Monday, April 20, 2009

Bread Con't., Wine, and Aarstiderne

So the Norwegian Mountain Loaf was a success.  It's an incredibly dense bread that, when held in your palm, feels only slightly lighter than a brick.  That being said, the flavor is nutty and bold and the texture moist and nubby.  It is delightful as is with butter and/or jam or toasted and spread with the same toppings.  From Nigella Lawson's How to Be a Domestic Goddess, here is the recipe:

Norwegian Mountain Loaf
1c plus 2T low-fat milk
1c plus 2T water
2 1/4c whole wheat bread flour
1/3c rye flour
1pkg (1/4 oz) rapid-rise yeast (or 1T fresh yeast)  
1T salt
3T linseeds
3T sunflower seeds
2T wheat germ
1/4c rolled oats (not instant)

Mix the milk and water together in a measuring cup, and combine all the other ingredients in a large bowl.  Pour the liquid into the dry ingredients, stirring all the while, to make a sticky, porridgelike mixture.  Scrape into an incredibly well-buttered loaf pan--or better still, a sturdy non-stick silicon loaf pan, which you need not prepare in any way--and put into a cold oven. Turn it on to 225F and after 30 minutes turn it up to 350F.  Bake for 1 hour, though in some ovens it may need 10-15 minutes more.  You should be able to slip it out of its pan and check by the knocking method, but with a loaf of this heaviness that's not always a reliable gauge, so do poke a cake tester or fine skewer to make sure; if it comes out clean, the loaf's cooked.  If not, you can just put it back in the oven without its pan and give it another few minutes.  

This is the wine du is a bottle left over from my husband's brother's wedding in August 2007.  It's a 2005 Saint-Joseph "Le Grand Pompee," and it is divine.

Because I've always wanted to join a community supported agriculture (CSA) service, I signed up for delivery of organic fruits and vegetables from a Danish organization called Aarstiderne, meaning Seasons.  They deliver all over Denmark.  The cost of the package I selected is 198DKK a week (about $40), and you can choose to have it delivered weekly, twice a month, or even once a month depending on how fast or slow you eat it all.  It is supposed to contain enough fruits and veggies for two people, and we'll get our first delivery this Thursday. I can't wait to see what's in it.  The Danes eat A LOT of potatoes and while I enjoy them from time to time, I'm hoping for some decent variety.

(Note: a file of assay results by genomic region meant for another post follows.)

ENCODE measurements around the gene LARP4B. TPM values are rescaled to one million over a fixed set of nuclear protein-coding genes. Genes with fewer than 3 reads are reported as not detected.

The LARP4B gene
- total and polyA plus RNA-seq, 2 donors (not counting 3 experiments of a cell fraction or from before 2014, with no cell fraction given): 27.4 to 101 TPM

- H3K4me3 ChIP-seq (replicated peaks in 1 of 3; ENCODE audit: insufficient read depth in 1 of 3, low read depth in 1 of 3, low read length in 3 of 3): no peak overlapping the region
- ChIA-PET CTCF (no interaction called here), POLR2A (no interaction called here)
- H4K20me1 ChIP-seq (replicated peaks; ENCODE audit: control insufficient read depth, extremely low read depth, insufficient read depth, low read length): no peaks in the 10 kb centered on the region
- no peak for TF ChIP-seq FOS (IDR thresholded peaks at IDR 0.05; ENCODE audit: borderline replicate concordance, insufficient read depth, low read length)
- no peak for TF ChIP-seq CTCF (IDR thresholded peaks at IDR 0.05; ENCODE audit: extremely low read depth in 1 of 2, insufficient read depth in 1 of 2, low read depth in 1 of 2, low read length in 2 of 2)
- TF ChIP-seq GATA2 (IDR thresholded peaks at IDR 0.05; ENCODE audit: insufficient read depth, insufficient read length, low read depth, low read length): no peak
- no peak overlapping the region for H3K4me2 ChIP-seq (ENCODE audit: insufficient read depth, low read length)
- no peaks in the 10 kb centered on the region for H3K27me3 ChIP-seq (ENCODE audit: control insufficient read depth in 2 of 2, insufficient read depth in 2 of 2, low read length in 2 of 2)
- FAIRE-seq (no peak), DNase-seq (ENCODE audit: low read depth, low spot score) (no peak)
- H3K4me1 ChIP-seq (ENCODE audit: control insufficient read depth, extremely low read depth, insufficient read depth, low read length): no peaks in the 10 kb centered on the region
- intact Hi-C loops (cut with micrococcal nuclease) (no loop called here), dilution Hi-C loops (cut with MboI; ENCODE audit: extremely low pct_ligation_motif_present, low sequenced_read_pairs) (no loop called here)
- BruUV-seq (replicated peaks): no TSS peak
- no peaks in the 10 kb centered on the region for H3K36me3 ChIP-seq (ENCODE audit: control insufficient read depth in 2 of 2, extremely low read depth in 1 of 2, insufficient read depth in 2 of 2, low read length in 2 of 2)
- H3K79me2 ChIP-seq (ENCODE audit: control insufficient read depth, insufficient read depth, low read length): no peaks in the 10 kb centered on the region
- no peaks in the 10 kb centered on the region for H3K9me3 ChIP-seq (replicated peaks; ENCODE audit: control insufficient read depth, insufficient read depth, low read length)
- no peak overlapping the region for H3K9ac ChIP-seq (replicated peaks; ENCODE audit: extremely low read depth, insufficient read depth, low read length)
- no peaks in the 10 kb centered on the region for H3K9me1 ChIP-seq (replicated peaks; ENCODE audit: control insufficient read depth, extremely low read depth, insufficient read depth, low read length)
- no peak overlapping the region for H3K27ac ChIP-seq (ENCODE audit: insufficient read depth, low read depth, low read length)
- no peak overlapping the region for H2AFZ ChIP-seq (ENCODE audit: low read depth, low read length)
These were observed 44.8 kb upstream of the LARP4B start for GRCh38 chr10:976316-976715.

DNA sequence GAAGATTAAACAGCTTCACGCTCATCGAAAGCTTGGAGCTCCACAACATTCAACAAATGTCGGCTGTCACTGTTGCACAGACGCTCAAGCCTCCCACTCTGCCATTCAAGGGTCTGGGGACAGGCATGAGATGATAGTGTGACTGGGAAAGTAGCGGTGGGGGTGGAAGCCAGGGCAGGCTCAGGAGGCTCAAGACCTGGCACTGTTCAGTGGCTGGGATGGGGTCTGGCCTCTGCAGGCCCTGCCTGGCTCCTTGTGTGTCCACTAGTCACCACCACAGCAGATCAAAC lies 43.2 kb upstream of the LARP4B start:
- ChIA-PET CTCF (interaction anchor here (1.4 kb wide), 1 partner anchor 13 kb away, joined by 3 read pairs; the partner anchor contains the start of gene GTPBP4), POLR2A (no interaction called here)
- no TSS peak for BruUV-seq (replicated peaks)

Finally, I wanted to share a couple of photos of a classic Danish Rugbrød that I bought in the bakery of the Kvickly supermarket today.  Rugbrød is rye bread and it comes in hundreds of varieties (dark, light, seeded, without seeds, small slices, different shaped slices, and so on). Typically I stay away from the in-store bakeries because of the cost. But there was a special today on the Rugbrød - one loaf for 18DKK ($3.60), so I thought it was worth it.  After only ever trying the pre-packaged bread-aisle Rugbrød, I was very impressed with the fresh, warm bakery loaf.  I don't ever recall having Rugbrød in the U.S., although I have a feeling it's available somewhere, and it's truly a Danish specialty.

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